Football authorities clamping down on bad behaviour

English football authorities hope a new initiative will clamp down on indiscipline in the game.

Thursday, 21st July 2016, 9:27 am
Updated Thursday, 25th August 2016, 6:07 pm
Blackburn Rovers v Blackpool - Football. Players surround referee Howard Webb at the final whistle.

The Football Association, Premier League and English Football League have announced a collective set of guidelines for players and management to abide by or be penalised.

The rules mean yellow cards will be issued to players who visibly show disrespectful behaviour to any match official, respond aggressively to decisions, confront an official face to face, run towards an official to contest a decision or make offensive, insulting or abusive language and/or gestures towards match officials.

Red cards will be issued to players who confront match officials and use offensive, insulting or abusive language and/or gestures towards them.

A yellow card will be issued for at least one player when two or more from a team surround a match official and the FA will continue to sanction teams when they surround match officials.

Futhermore, yellow cards will be issued for physical contact with any match official in a non-aggressive manner and red cards for aggressive or confrontational manner.

And it’s not just on the pitch that the authorities are looking at.

The requirements of the Technical Area Code of Conduct will be more rigorously enforced for players and club staff.

Additionally, match officials will be required to retain professional detachment from players and club staff at all times.

Richard Scudamore, Executive Chairman of the Premier League, said: “We and our clubs have been discussing for some time concerns that certain elements of player behaviour are overstepping the mark and it is our collective position that these types of behaviour should no longer be tolerated.

“Things happen in the heat of the moment during fast and highly competitive football; we still want to see the passion fans enjoy and demand, but players and managers have to be aware there are lines that should not be crossed.”

Shaun Harvey, EFL Chief Executive, said: “Our domestic football has traditionally been admired for its excitement and sense of fair play. However, there are rising concerns amongst supporters, clubs and the football authorities about declining standards of on-field behaviour by some players and managers.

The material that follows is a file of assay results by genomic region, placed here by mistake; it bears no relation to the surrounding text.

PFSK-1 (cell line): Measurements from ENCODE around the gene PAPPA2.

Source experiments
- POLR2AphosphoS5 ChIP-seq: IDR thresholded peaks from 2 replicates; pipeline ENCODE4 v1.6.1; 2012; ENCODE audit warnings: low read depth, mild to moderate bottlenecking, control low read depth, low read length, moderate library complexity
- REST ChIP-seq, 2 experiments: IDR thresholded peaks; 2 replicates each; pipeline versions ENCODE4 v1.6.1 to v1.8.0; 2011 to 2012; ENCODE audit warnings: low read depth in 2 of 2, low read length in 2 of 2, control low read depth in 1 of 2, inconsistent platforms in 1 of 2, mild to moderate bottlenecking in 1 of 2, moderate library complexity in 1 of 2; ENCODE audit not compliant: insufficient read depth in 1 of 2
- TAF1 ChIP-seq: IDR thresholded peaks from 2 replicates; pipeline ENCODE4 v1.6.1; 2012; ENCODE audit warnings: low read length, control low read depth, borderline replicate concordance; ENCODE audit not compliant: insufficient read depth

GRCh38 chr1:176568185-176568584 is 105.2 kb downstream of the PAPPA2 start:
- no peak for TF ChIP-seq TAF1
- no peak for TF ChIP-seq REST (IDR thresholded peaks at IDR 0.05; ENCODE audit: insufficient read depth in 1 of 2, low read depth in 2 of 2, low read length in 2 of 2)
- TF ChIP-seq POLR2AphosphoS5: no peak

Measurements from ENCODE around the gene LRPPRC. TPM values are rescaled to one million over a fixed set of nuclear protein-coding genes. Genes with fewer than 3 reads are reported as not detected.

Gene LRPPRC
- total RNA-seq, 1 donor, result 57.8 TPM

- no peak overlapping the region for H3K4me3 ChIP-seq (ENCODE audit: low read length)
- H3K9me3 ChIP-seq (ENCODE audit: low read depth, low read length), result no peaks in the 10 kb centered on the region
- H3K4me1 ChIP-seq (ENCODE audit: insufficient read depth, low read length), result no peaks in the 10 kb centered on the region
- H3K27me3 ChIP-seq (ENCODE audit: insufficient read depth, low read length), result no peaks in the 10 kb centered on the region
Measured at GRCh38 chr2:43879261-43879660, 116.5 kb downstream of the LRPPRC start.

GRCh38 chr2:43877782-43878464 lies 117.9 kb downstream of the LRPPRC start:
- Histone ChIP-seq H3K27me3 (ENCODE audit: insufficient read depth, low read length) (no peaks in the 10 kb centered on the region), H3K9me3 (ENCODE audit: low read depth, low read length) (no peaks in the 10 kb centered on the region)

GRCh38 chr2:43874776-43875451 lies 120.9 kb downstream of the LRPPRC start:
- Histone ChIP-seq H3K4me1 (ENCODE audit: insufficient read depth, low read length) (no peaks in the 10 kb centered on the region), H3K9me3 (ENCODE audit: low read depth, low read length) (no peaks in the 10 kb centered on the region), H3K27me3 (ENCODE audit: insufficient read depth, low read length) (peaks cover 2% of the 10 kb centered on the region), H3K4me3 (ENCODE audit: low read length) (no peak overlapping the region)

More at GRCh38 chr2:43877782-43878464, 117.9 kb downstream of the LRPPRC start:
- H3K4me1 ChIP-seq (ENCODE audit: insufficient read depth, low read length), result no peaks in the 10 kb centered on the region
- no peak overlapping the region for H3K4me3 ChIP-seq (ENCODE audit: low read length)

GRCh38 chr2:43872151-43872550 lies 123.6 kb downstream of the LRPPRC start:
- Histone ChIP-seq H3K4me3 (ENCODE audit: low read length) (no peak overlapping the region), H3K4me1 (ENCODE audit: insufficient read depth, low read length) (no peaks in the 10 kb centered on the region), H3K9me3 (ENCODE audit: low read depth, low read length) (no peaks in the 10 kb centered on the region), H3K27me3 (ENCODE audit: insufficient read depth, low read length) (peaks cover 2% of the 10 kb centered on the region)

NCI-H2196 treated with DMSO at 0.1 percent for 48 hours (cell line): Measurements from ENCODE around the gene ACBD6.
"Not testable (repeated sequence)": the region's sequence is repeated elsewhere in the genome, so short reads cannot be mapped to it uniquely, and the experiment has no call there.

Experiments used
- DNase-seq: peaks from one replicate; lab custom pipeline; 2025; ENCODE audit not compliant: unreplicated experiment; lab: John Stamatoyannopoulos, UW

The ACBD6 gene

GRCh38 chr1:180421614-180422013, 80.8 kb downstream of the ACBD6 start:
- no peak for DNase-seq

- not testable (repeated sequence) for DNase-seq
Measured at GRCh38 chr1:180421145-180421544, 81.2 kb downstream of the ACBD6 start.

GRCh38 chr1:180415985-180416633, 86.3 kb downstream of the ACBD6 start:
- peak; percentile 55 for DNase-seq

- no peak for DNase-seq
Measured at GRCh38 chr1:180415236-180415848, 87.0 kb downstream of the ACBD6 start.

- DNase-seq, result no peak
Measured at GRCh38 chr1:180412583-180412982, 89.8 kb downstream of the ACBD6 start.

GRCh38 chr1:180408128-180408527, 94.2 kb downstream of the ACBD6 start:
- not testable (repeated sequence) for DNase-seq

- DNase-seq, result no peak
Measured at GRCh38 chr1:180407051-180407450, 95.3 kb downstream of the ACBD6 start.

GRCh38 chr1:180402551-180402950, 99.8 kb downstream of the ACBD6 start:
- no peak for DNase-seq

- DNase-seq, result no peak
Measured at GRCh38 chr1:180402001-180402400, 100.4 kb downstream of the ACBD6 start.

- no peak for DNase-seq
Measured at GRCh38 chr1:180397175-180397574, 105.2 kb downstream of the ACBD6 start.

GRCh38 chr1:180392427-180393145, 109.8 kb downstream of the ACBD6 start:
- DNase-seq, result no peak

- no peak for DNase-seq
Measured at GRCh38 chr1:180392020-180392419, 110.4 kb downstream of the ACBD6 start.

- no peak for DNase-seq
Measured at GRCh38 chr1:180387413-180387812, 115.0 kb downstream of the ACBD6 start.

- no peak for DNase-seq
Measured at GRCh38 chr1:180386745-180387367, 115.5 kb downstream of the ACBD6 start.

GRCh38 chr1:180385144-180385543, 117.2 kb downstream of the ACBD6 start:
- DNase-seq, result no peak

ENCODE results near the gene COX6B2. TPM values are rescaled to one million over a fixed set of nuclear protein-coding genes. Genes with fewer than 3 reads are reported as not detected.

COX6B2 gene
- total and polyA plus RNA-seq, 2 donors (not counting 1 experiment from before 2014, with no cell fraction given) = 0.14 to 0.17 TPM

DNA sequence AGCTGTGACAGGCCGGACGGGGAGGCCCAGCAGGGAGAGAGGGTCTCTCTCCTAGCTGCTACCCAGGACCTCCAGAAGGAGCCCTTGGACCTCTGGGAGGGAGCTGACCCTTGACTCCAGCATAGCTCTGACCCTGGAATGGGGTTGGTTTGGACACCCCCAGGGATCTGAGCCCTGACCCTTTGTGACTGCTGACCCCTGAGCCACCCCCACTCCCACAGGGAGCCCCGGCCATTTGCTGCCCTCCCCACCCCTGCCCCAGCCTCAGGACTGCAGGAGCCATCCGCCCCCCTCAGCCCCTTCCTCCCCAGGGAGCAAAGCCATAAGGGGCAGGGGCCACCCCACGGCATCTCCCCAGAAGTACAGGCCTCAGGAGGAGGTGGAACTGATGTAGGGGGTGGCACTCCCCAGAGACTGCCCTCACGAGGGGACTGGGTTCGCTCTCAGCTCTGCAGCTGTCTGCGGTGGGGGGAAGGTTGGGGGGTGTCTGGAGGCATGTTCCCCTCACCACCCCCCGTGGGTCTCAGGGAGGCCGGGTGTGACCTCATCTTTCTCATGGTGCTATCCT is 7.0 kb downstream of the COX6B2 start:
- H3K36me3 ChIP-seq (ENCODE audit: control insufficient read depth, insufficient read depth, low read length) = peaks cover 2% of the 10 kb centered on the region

“This season will see the introduction of a second group of full-time referees, who will primarily oversee matches in the Championship, so it is therefore a good time for the EFL, in conjunction with the Premier League and FA, to ensure that match officials have the full support of the football authorities to apply the relevant laws in the interests of the game.

“To be clear, this is not designed to be just another ‘Fair Play’ initiative in order to encourage better conduct by players and managers, this is a clear set of instructions from the football authorities to referees to take action against certain behaviour that we will not tolerate in our matches.”

Martin Glenn, Chief Executive, The FA, added: “We welcome this joint initiative with the Premier League and EFL to promote positive behaviour across the game. It will help reinforce the proactive approach The FA has taken to supporting referees when dealing with disciplinary issues in recent years.

“We all have a collective responsibility to ensure high standards of respect are maintained – from the grassroots to the professional game. Above all, we don’t want youngsters mimicking incidents of dissent or abuse they see on TV in the school playground or the park pitches. English football relies on its officials and anything we can do to protect and promote the work of our 28,000 referees in this country is to be supported.

“Also, it is essential we continue to ensure The FA Cup, a competition respected for its history, tradition and innovation, reinforces the importance of positive behaviour and good sportsmanship.”

English football is known for its competitive nature but in the last four seasons the three authorities have noticed a surge in some instances of intolerable behaviour by players and managers.

Their undertaking will task the Professional Game Match Officials (PGMO) to take a stronger position and action towards unacceptable participant conduct.

This will focus on behaviour towards match officials, with the aim of reducing disrespectful conduct such as aggressively challenging decisions or running from distance to confront an official.

The PGMO will apply the Laws of the Game to manage rigorously the following incidents of bad behaviour with the following sanctions.